RUSH:  That’s my prediction for the 2011 hurricane season. The first out, by the way, with my prediction, and probably a prediction made with more confidence than anybody else’s prediction, which won’t come until next spring.  Again, another shining example of being on the cutting edge.  You learn about everything here first.

Advertisements

  Subscribe  
newest oldest most voted
Notify of
Northern Exposure

Oh, don’t worry… there’ll be an explanation for this from the ‘see-oh-too’ crowd.
Somewhere, somehow, someone said at some point that there would be less storms as global climate disruption grows.
*cough cough*

crosspatch

Heh, I actually happened to be listening when he made the initial forecast for this year and that is quite odd because I probably listen to him for about 15 minutes a month and often that 15 minutes is commercials ( I listen when driving and not often driving during his timeslot).
I had to seriously snicker when I heard it, too, and thought to myself “gee, I wonder if Mr. Watts is catching this one”.
I did notice this year many more days than usual when there was absolutely no tropical storm activity anywhere on the planet and wondered if maybe some analog to the sunspot number could be made. Like the number of tropical storms with a number assignment made based on strength. So maybe an invest low would be a 1, a tropical depression could be a 5, a tropical storm a 10, a cat 1 is a 20, cat 2 is a 30, etc. And you add up all those numbers for all the storms on the planet that day and arrive at an “earthspot” number. It might be interesting to see how a number like that graphs against other things.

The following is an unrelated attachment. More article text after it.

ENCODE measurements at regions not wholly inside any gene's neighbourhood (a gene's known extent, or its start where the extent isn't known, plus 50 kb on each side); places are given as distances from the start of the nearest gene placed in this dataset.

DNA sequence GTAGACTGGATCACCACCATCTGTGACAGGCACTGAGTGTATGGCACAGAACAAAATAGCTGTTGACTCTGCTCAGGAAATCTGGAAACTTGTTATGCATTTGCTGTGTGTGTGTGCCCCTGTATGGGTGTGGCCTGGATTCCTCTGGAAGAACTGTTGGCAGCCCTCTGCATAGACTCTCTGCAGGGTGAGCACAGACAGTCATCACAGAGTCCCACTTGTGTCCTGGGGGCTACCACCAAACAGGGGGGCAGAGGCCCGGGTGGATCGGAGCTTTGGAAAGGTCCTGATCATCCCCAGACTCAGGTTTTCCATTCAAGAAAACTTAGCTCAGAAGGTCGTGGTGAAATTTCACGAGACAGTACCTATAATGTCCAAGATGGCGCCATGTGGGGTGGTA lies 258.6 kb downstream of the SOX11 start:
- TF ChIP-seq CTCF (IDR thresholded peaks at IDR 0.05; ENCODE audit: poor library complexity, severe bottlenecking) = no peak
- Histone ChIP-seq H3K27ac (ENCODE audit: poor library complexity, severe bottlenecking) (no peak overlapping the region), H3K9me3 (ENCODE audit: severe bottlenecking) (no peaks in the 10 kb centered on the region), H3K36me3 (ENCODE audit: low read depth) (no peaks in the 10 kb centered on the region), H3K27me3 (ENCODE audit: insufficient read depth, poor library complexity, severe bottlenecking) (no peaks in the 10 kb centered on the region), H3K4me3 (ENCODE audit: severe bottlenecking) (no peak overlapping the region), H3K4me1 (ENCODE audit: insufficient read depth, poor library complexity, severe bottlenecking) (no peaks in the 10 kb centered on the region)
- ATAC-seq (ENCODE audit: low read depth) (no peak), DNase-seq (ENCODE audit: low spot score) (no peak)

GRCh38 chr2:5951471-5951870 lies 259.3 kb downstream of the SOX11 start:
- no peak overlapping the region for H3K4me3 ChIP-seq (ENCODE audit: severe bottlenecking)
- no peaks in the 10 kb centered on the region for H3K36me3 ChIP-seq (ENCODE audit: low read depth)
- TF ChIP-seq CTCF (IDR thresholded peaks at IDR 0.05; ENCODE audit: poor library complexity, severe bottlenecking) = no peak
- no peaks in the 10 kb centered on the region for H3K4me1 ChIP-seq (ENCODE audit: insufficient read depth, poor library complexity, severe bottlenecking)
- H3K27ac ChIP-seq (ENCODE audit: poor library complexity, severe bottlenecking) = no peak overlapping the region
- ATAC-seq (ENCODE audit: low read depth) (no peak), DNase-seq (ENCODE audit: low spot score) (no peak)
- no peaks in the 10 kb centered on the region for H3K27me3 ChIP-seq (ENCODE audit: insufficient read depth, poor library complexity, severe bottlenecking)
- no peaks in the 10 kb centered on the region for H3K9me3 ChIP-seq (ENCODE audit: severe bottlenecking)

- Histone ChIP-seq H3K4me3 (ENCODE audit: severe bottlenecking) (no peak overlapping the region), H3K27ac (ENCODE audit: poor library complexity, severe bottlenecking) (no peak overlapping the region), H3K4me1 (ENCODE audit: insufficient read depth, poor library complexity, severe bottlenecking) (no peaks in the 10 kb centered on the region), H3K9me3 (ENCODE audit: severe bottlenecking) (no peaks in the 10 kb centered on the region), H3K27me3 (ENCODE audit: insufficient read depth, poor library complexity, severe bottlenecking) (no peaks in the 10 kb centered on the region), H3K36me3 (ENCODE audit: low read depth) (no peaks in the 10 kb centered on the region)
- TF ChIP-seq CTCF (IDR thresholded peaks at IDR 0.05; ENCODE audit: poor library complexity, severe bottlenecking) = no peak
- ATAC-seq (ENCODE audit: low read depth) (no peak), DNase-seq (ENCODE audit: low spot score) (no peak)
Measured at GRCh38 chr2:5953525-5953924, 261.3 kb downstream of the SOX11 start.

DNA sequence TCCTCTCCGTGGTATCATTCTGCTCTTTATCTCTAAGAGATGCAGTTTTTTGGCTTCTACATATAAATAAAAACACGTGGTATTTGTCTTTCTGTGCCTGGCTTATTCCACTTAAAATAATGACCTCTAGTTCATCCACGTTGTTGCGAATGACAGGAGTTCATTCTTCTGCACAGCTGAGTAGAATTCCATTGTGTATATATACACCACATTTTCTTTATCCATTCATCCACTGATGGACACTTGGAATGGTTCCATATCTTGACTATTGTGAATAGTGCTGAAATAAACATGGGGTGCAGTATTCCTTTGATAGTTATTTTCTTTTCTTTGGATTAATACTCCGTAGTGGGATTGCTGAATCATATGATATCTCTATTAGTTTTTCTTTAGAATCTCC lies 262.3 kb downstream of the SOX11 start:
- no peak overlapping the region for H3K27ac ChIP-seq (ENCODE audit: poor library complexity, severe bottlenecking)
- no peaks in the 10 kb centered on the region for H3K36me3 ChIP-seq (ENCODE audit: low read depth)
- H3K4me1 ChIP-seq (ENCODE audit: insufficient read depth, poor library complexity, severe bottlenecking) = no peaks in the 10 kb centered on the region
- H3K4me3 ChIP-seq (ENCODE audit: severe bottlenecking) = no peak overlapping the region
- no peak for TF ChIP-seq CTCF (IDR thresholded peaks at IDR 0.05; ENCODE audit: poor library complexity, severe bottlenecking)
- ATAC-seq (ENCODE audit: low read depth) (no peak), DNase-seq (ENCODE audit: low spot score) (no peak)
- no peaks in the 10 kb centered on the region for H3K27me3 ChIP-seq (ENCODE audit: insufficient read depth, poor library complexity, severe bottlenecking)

Tenuc

It ain’t over ’till the fat lady sings! 2010 could still have some surprises in store.
Until we have a better understanding about all the mechanisms and their relationships, only a Rush Limbaugh 0-40 has real meaning. Something big is missing from our knowledge about storms.

I am still processing data Ryan was so good to point me toward, some of my assumptions were not valid, by spring I should have a much better idea of how next year will be going, [other than “just slower than this year did”.] We shall see next year, meanwhile I still have lots of crow in the freezer to last till then.
Will post updates as I get finished results to base further ideas upon.

Golf Charley

It is great to note how global warming is having such a beneficial affect on reducing destructive weather, as predicted so accurately by the IPCC.
Clearly everything stated by the IPCC is factually correct
High fives, or should that be 10:10’s all round

Latimer Alder

The observations are clearly incorrect. The models have spoken and the intensity and frequency of cyclones must be increasing.
It must be time to remove this version of nature and replace it with one that works the way we would like it to.
Thanks
Canute (Knut)…by the sea…..England

orkneygal